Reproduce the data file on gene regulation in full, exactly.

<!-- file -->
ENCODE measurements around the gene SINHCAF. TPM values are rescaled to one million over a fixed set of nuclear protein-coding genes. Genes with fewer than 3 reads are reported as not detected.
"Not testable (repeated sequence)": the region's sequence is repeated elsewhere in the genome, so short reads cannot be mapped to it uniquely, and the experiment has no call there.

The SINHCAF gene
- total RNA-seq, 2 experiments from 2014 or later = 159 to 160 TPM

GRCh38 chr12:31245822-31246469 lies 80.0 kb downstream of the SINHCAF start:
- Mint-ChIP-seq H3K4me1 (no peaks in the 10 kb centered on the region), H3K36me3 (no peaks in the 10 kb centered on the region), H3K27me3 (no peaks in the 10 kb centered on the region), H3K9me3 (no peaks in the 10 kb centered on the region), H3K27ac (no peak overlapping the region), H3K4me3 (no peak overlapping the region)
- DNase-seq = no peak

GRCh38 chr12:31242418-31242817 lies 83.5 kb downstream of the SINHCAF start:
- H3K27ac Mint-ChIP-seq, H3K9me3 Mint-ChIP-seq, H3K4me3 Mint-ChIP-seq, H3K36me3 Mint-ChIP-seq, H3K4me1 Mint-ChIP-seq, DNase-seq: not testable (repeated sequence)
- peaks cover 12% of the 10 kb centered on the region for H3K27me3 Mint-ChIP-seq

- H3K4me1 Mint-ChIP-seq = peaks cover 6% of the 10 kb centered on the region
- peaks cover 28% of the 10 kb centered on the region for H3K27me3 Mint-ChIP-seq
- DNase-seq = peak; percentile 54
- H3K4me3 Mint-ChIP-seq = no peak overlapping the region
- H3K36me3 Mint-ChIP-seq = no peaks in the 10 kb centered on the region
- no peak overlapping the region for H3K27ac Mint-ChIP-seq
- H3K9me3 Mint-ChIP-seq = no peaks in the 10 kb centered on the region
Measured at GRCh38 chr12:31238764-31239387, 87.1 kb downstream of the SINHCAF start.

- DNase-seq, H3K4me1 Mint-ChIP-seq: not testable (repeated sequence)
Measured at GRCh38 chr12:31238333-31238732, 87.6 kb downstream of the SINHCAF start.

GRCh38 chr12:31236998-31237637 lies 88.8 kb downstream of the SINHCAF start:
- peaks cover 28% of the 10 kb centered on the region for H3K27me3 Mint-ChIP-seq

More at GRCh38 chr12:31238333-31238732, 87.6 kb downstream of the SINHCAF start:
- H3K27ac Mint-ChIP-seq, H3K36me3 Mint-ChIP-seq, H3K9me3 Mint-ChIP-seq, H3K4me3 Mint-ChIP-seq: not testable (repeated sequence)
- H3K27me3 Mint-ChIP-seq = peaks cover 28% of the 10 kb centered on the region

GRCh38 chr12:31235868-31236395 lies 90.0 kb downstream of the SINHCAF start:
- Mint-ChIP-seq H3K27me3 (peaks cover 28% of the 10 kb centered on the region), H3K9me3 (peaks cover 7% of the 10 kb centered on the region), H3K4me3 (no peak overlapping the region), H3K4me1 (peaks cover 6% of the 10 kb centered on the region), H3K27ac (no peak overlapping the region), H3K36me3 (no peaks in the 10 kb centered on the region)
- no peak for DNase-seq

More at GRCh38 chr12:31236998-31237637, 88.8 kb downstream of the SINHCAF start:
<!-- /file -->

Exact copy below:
ENCODE measurements around the gene SINHCAF. TPM values are rescaled to one million over a fixed set of nuclear protein-coding genes. Genes with fewer than 3 reads are reported as not detected.
"Not testable (repeated sequence)": the region's sequence is repeated elsewhere in the genome, so short reads cannot be mapped to it uniquely, and the experiment has no call there.

The SINHCAF gene
- total RNA-seq, 2 experiments from 2014 or later = 159 to 160 TPM

GRCh38 chr12:31245822-31246469 lies 80.0 kb downstream of the SINHCAF start:
- Mint-ChIP-seq H3K4me1 (no peaks in the 10 kb centered on the region), H3K36me3 (no peaks in the 10 kb centered on the region), H3K27me3 (no peaks in the 10 kb centered on the region), H3K9me3 (no peaks in the 10 kb centered on the region), H3K27ac (no peak overlapping the region), H3K4me3 (no peak overlapping the region)
- DNase-seq = no peak

GRCh38 chr12:31242418-31242817 lies 83.5 kb downstream of the SINHCAF start:
- H3K27ac Mint-ChIP-seq, H3K9me3 Mint-ChIP-seq, H3K4me3 Mint-ChIP-seq, H3K36me3 Mint-ChIP-seq, H3K4me1 Mint-ChIP-seq, DNase-seq: not testable (repeated sequence)
- peaks cover 12% of the 10 kb centered on the region for H3K27me3 Mint-ChIP-seq

- H3K4me1 Mint-ChIP-seq = peaks cover 6% of the 10 kb centered on the region
- peaks cover 28% of the 10 kb centered on the region for H3K27me3 Mint-ChIP-seq
- DNase-seq = peak; percentile 54
- H3K4me3 Mint-ChIP-seq = no peak overlapping the region
- H3K36me3 Mint-ChIP-seq = no peaks in the 10 kb centered on the region
- no peak overlapping the region for H3K27ac Mint-ChIP-seq
- H3K9me3 Mint-ChIP-seq = no peaks in the 10 kb centered on the region
Measured at GRCh38 chr12:31238764-31239387, 87.1 kb downstream of the SINHCAF start.

- DNase-seq, H3K4me1 Mint-ChIP-seq: not testable (repeated sequence)
Measured at GRCh38 chr12:31238333-31238732, 87.6 kb downstream of the SINHCAF start.

GRCh38 chr12:31236998-31237637 lies 88.8 kb downstream of the SINHCAF start:
- peaks cover 28% of the 10 kb centered on the region for H3K27me3 Mint-ChIP-seq

More at GRCh38 chr12:31238333-31238732, 87.6 kb downstream of the SINHCAF start:
- H3K27ac Mint-ChIP-seq, H3K36me3 Mint-ChIP-seq, H3K9me3 Mint-ChIP-seq, H3K4me3 Mint-ChIP-seq: not testable (repeated sequence)
- H3K27me3 Mint-ChIP-seq = peaks cover 28% of the 10 kb centered on the region

GRCh38 chr12:31235868-31236395 lies 90.0 kb downstream of the SINHCAF start:
- Mint-ChIP-seq H3K27me3 (peaks cover 28% of the 10 kb centered on the region), H3K9me3 (peaks cover 7% of the 10 kb centered on the region), H3K4me3 (no peak overlapping the region), H3K4me1 (peaks cover 6% of the 10 kb centered on the region), H3K27ac (no peak overlapping the region), H3K36me3 (no peaks in the 10 kb centered on the region)
- no peak for DNase-seq

More at GRCh38 chr12:31236998-31237637, 88.8 kb downstream of the SINHCAF start: